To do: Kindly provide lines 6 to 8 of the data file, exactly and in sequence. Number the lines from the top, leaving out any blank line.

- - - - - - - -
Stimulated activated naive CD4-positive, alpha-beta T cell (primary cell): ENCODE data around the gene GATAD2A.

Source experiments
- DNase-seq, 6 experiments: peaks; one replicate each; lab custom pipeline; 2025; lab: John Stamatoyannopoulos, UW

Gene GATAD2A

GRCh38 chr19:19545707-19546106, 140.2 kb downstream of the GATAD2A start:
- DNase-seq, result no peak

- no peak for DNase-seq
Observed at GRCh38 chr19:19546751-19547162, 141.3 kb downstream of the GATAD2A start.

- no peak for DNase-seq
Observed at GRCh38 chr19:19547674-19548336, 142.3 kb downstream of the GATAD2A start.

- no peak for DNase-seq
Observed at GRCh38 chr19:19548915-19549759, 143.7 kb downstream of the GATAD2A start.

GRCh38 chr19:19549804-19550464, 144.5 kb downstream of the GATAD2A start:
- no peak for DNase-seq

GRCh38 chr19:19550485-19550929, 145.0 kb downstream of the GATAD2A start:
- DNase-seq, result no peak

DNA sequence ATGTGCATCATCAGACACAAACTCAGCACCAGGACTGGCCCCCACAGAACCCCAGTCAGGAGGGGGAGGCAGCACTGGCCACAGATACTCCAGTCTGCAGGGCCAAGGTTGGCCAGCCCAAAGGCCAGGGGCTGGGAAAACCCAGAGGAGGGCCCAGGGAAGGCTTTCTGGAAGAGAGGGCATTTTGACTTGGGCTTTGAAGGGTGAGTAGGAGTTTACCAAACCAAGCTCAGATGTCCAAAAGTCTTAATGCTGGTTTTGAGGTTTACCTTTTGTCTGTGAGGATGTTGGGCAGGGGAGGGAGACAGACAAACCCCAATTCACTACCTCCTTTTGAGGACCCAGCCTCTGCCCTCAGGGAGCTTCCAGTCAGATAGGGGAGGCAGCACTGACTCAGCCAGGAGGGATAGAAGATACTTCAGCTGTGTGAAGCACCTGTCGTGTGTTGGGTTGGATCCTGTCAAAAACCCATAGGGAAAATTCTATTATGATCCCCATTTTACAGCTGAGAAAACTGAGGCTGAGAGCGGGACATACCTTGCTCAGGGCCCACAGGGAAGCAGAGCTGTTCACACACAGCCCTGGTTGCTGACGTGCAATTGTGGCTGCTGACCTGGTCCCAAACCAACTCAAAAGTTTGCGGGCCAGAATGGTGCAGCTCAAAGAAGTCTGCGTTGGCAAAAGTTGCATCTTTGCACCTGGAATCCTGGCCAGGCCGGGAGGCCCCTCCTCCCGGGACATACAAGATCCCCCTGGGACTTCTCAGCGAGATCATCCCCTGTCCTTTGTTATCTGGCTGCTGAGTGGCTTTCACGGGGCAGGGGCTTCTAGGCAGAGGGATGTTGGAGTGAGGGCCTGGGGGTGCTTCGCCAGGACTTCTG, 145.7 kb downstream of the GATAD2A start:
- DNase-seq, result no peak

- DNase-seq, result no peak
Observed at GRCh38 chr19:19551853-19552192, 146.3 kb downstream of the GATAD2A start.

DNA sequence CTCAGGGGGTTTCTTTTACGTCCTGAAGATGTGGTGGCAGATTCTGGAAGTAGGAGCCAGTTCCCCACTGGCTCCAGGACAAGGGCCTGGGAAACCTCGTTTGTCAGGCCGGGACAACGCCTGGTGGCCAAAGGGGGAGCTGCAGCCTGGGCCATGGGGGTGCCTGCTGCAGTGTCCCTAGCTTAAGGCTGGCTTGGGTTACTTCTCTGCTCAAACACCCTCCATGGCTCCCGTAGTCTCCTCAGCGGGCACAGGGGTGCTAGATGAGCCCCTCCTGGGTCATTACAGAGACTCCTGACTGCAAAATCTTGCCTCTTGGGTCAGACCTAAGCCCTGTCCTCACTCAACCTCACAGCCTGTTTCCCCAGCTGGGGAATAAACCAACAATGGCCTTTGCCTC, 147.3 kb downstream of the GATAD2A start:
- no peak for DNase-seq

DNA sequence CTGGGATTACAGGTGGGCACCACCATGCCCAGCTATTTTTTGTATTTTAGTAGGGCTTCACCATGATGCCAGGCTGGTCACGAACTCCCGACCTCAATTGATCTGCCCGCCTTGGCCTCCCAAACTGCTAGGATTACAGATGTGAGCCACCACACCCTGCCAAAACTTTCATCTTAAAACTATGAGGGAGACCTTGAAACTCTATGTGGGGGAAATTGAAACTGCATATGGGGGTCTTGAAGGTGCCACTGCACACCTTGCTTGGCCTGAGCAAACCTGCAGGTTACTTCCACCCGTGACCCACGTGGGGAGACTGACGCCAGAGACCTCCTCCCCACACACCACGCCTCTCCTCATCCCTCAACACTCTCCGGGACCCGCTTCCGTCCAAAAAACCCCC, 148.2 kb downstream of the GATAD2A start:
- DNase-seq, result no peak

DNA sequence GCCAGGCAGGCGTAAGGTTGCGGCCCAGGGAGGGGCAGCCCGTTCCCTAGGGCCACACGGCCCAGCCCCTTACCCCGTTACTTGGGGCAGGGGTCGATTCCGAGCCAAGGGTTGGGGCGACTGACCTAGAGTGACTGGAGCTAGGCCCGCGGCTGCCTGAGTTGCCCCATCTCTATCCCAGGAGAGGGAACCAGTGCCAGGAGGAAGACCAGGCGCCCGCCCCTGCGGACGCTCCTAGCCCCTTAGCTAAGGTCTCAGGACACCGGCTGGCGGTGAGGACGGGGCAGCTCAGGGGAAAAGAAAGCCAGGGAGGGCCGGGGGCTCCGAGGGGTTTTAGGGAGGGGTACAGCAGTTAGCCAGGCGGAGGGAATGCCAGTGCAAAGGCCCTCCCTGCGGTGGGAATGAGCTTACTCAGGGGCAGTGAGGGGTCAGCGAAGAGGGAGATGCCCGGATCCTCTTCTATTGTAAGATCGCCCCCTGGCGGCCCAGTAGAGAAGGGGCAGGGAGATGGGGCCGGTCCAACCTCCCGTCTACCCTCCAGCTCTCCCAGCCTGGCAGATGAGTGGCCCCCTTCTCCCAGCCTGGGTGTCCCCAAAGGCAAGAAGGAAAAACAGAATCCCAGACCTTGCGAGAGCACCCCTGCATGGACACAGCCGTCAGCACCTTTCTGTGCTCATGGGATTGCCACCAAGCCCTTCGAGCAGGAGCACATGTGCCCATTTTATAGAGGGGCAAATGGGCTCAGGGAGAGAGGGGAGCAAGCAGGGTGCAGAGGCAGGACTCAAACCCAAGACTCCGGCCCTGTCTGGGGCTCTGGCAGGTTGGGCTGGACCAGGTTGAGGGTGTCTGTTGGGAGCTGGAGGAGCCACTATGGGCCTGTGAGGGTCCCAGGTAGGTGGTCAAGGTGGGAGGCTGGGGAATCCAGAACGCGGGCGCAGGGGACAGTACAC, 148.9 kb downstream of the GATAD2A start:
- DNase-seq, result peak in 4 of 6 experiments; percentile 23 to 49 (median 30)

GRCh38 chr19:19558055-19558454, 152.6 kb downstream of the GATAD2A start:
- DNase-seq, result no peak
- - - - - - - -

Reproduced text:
- DNase-seq, result no peak

- no peak for DNase-seq
Observed at GRCh38 chr19:19546751-19547162, 141.3 kb downstream of the GATAD2A start.